View Full Version : Stabler-Leadbetter Apothecary Museum

Robert A Mosher
11-09-2006, 03:21 PM
I just noticed in the Washington Post that this museum is reopening this weekend (November 11) after being closed for two years for renovation. It is described as having "exhibits of antique pill rollers, mortars, pestles, drug mills, glassware, journals, letters, furnishings, and patent medicines from the 1790s." From an accompanying illustration of a liniment label it is clear that they meant to say "from the 1790s onwards."

This sounded like another possible resource for those reenactors medically inclined. The museum is in Alexandria, Virginia at 105-107 S. Fairfax St. Telephone: 703-838-3852. It is reportedly open 11am-5pm Tuesday-Saturday, and 1-4pm on Sundays. There is a $4 charge for adults; $2 for ages 11-17; and children age 10 and younger get in free.

(Frankly, it didn't say and I have not checked to see if there is a webpage)

Robert A. Mosher

Robert A Mosher
11-17-2006, 01:39 PM
The Washington Post on November 16 featured a further article on the museum in the Alexandria-Arlington insert. I also found the associated website at http://oha.alexandriava.gov/apothecary/ featuring some of the same information about the shop, its history, and the exhibits and other resources.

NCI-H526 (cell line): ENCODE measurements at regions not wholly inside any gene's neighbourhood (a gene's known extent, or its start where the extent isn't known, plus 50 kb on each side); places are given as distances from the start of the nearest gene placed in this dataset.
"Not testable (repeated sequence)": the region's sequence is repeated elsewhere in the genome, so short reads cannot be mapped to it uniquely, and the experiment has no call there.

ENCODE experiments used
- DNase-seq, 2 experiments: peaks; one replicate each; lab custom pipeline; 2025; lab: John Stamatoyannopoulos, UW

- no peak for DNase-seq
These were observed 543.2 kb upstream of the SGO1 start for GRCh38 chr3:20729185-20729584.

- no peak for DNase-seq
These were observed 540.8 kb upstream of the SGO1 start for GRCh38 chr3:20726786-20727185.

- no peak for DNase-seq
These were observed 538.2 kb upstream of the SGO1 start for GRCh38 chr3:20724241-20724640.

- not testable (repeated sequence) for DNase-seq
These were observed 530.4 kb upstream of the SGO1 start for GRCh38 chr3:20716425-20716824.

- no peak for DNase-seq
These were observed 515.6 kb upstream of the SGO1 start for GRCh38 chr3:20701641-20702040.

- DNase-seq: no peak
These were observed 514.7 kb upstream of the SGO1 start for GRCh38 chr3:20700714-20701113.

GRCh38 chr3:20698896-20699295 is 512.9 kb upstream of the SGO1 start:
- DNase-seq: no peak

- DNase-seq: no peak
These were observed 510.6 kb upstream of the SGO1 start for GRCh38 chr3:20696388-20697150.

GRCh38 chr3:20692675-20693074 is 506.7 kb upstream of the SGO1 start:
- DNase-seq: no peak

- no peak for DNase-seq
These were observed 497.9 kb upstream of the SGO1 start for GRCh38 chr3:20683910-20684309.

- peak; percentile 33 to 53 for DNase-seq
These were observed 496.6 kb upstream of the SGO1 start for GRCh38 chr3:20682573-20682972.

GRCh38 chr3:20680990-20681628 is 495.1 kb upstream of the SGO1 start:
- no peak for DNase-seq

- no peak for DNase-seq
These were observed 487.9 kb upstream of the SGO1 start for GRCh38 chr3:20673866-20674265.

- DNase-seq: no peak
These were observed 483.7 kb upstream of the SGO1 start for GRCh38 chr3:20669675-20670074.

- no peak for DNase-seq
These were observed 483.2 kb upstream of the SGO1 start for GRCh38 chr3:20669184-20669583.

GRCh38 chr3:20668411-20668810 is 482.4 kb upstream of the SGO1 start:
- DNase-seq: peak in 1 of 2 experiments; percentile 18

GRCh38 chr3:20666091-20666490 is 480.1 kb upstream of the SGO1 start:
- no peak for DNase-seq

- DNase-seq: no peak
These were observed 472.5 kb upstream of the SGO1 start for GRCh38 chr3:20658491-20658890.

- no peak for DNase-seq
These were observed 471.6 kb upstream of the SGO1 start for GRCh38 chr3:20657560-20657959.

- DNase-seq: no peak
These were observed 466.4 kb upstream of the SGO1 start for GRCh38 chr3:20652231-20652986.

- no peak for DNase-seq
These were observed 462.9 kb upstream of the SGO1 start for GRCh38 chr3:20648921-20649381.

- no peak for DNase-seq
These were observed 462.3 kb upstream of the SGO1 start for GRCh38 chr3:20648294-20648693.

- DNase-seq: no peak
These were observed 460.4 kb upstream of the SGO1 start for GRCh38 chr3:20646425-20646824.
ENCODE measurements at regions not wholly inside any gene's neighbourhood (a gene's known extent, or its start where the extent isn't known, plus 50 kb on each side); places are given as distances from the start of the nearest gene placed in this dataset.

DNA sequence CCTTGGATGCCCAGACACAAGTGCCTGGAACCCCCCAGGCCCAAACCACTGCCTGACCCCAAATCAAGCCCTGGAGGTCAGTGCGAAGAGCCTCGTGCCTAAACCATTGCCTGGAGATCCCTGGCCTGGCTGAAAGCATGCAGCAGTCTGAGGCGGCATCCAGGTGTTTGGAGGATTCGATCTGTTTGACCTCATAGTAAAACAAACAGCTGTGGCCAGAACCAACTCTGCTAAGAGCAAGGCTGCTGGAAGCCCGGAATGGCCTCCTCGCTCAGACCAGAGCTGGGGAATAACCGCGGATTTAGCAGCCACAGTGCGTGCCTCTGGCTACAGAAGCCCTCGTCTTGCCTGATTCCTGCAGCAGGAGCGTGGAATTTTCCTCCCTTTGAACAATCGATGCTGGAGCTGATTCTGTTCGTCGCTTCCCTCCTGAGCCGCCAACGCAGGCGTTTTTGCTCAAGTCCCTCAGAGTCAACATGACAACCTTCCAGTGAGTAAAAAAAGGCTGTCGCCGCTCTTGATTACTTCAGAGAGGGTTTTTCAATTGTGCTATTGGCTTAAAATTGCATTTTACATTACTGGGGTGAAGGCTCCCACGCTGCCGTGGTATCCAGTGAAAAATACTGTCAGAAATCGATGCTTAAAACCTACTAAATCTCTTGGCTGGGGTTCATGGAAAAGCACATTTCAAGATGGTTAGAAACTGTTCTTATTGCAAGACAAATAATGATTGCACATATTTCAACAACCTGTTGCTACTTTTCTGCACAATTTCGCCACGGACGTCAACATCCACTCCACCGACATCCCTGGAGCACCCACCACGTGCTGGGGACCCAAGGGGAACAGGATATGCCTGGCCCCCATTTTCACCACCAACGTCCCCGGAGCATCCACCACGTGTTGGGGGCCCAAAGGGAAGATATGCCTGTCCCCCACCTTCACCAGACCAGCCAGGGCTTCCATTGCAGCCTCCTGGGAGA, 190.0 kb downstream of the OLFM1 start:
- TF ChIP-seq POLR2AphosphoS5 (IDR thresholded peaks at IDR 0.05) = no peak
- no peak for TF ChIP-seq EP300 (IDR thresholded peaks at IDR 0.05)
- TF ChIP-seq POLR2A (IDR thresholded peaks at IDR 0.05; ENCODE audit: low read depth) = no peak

Robert A. Mosher

02-03-2007, 05:02 PM
I just got back from visiting the museum.

It is a work in progress. Admission is $4, $3 if you are a Triple A Member. You visit the main area downstairs, which is made up to resemble the place as it was c. 1850s - 1870s. There are a couple of display cases set up with original bottles and other apothecary artifcats.

Upstairs is an original preserved storage/manufacturing place. There are drawers filled with original material, labels, corks, everything one needs to run a pharmacy. When the place went bankrupt in 1933, and the owners left - and left everything they owned, in situ.

The docents are trained to give you a basic rundown, and there are tours every half hour, fifteen before the hour, and fifteen after.

Apothecary Museum (www.ApothecaryMuseum.org)